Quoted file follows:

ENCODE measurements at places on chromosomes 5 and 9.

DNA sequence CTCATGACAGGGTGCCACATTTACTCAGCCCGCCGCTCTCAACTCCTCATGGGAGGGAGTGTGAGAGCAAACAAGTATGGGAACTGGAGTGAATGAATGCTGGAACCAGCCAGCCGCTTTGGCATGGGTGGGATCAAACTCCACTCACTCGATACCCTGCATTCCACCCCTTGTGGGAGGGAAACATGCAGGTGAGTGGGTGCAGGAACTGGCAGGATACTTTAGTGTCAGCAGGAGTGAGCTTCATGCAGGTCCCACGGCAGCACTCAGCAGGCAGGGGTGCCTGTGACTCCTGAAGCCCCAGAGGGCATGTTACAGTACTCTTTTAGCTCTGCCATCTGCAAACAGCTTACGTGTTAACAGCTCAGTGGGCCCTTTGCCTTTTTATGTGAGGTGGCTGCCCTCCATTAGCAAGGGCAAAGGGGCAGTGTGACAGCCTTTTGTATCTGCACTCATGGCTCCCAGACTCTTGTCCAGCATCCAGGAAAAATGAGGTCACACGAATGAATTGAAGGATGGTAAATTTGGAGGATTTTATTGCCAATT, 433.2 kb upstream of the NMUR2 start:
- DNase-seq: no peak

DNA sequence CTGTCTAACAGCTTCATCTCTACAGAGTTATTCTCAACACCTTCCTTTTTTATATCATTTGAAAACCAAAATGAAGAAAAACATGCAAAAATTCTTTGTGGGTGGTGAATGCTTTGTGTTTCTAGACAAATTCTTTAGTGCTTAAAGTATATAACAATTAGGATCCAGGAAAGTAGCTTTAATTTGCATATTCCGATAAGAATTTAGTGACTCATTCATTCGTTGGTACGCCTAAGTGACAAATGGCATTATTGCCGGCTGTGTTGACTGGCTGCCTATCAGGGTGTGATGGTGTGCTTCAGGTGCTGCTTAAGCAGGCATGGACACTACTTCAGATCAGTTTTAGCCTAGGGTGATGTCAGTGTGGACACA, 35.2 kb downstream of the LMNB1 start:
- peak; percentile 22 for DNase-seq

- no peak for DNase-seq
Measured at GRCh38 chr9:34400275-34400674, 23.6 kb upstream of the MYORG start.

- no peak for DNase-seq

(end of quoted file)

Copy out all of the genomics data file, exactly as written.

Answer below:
ENCODE measurements at places on chromosomes 5 and 9.

DNA sequence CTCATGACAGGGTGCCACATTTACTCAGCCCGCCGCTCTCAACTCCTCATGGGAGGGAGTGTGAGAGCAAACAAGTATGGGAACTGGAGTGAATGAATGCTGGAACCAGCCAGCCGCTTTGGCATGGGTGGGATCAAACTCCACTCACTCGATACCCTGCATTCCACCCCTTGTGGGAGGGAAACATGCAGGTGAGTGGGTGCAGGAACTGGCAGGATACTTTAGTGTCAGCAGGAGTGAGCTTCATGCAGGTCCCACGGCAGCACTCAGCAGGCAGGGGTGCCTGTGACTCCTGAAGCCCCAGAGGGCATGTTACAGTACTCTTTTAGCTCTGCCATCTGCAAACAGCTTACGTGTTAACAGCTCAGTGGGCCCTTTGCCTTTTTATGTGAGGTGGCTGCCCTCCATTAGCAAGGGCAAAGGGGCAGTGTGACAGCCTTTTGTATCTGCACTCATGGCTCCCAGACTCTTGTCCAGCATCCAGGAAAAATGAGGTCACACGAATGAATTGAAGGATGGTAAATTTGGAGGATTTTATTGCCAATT, 433.2 kb upstream of the NMUR2 start:
- DNase-seq: no peak

DNA sequence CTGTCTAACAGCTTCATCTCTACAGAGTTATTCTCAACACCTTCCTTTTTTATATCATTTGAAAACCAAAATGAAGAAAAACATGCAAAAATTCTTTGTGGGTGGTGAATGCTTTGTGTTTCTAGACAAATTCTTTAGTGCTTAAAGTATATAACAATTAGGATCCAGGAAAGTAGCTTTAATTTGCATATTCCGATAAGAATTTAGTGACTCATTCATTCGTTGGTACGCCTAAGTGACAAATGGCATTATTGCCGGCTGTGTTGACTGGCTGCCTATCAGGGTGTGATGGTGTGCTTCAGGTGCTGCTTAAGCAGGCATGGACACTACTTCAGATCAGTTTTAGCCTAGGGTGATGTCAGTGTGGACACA, 35.2 kb downstream of the LMNB1 start:
- peak; percentile 22 for DNase-seq

- no peak for DNase-seq
Measured at GRCh38 chr9:34400275-34400674, 23.6 kb upstream of the MYORG start.

- no peak for DNase-seq